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Terrarium Necklaces | Organic Jewelry

Updated on July 19, 2010

You know what I don't like about traditional jewelry? It's so dead. It just hangs there, completely failing to photosynthesize a damn thing. And you know what? That's just not good enough. Jewelery should be organic, it should be alive. It should demand that you wear it in the sunlight every day. It shouldn't be something you polish on occasion before accidentally dropping it behind your toilet and forgetting about it, it should be something that will invade your home if given half a chance.

Terrarium necklaces, the invention of Erica Weiner, are small vintage vials (check the vintage box, it's essential these days that everything contemporary should include something vintage if it is to be worth a tinker's sneeze,) from old timey watchmakers. Inside the little old timey watchmakers' vials are small samples of moss, which will live inside your necklace, making you look fashionable, attractive and also like a valuable part of any local eco-system.

The moss is fairly easy to take care of, according to Erica, all one needs do is: Open the vial and place a drop of water inside every 2-3 weeks, air it out occasionally, and store in indirect sunlight.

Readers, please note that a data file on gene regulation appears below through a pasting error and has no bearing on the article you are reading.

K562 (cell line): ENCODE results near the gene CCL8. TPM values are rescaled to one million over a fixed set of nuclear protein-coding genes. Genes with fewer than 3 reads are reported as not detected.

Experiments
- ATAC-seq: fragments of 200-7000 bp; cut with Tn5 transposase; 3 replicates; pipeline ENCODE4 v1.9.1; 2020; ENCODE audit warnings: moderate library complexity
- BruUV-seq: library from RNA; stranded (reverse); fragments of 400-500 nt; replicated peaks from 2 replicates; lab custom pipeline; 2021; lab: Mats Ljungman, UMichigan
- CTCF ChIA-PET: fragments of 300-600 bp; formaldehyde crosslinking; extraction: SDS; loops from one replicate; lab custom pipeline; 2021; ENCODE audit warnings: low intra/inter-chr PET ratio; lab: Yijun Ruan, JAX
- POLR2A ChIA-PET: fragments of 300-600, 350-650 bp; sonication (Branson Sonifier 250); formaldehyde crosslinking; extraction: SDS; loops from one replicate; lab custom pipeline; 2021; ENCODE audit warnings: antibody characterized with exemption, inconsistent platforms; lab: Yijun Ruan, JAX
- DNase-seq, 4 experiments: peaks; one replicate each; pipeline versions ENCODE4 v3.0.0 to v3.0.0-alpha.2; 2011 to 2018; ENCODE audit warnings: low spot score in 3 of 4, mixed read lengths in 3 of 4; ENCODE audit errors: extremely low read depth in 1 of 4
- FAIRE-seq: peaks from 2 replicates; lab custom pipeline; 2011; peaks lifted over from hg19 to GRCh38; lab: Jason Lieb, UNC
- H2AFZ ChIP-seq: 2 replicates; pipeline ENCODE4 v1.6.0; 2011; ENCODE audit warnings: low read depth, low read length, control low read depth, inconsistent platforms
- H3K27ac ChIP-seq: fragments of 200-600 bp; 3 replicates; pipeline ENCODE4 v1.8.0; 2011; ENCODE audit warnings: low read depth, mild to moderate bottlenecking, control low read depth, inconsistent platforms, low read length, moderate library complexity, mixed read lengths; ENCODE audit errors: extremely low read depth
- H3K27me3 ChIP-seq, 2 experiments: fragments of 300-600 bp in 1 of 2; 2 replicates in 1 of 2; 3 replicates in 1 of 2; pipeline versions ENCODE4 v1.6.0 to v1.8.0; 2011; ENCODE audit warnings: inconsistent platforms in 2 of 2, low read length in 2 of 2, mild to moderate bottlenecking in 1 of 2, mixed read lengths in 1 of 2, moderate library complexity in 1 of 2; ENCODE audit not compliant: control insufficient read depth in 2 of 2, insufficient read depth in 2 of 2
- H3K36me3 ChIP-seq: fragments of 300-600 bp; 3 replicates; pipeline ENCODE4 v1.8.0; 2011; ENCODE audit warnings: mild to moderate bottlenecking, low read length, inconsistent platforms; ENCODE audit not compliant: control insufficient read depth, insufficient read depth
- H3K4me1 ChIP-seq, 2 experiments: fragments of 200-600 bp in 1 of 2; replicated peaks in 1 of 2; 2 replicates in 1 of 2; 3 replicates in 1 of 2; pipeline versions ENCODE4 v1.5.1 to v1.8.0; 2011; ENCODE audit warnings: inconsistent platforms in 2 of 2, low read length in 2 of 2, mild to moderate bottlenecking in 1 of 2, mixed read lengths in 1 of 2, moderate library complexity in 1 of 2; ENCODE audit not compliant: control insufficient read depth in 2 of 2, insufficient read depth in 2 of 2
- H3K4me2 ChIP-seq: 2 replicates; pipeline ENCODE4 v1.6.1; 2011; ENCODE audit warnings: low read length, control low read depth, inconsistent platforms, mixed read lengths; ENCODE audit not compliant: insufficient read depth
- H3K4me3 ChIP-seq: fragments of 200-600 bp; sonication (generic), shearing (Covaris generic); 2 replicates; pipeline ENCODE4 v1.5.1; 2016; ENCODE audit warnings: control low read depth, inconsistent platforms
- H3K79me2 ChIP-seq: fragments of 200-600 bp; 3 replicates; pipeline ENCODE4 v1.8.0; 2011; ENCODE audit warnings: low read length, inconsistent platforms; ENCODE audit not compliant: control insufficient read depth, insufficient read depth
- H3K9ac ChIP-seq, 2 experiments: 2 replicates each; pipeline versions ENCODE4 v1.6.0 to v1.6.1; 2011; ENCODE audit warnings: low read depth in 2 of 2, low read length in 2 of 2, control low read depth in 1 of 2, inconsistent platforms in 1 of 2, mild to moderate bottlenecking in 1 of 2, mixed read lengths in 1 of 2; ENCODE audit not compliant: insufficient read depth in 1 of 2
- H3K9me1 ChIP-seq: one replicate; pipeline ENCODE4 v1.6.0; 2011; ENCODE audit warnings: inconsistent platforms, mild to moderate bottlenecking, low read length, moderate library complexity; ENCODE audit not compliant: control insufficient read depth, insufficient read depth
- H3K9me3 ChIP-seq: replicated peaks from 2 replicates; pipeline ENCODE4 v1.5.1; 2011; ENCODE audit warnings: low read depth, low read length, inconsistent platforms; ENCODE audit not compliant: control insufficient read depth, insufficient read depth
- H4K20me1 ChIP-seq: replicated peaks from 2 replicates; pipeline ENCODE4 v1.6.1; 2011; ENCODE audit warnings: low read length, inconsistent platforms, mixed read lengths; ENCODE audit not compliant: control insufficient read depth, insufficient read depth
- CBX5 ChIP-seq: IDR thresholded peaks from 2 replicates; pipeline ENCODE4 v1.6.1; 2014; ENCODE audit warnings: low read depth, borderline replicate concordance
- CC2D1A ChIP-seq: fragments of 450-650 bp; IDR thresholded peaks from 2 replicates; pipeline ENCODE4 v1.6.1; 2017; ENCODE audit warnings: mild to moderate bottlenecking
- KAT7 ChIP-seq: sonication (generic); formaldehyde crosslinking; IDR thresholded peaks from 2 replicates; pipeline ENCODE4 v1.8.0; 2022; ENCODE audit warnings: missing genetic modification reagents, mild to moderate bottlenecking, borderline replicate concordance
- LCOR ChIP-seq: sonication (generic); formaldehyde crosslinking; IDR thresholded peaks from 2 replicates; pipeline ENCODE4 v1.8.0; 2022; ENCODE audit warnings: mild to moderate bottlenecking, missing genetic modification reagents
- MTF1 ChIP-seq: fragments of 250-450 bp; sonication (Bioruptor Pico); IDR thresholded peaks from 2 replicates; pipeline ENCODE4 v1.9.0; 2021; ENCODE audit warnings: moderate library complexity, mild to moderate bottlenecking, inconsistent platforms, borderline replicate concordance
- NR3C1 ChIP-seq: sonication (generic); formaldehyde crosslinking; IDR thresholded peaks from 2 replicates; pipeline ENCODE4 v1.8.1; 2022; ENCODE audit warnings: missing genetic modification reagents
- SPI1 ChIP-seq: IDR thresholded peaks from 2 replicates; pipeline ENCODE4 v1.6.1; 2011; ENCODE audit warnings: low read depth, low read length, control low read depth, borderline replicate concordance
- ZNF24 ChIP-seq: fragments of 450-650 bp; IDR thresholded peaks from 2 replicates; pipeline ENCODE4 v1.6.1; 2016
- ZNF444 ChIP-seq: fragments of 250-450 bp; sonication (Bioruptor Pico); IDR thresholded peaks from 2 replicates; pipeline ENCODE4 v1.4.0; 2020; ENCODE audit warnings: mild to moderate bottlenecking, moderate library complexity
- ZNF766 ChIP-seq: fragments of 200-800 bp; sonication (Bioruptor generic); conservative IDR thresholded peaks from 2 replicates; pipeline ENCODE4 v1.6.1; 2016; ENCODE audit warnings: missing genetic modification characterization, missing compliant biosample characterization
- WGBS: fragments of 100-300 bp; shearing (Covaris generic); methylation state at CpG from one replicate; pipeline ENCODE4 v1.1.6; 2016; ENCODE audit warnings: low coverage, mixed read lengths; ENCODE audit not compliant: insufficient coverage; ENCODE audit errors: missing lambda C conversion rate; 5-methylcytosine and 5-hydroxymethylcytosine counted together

The vintage / organic / insert fashion buzz word here necklaces are just $40, which is fairly reasonable for jewelry that will earn you serious hipster points on any outing.

If your moss should happen to die due to neglect, then Erica encourages you to replace it with moss you find in your natural habitat. If these things catch on, there could be a severe dearth of natural moss in the world, pushing up moss prices and leading to wannabe's wandering around with chunks of astroturf dangling from their necks.

These necklaces may inspire snarky comments here on the Internet, but it is actually quite nice to see some innovation in the world of jewelry, and indeed, some jewelry that doesn't rely on running around smugly showing off little lumps of shiny rock dug out of the earth by slaves.

It might be a little bit dirty, a little bit alternative, a little bit tie dyed in the wool hippy, but if this sort of jewelry catches on, the world will probably be a better place for it, which is more than we can say about most fashion trends.

Could fashion save the world with natural fibers, organic jewelry and obsessive compulsive riding of vintage bicycles everywhere? I think the obvious answer to that question is that yes, yes it could.

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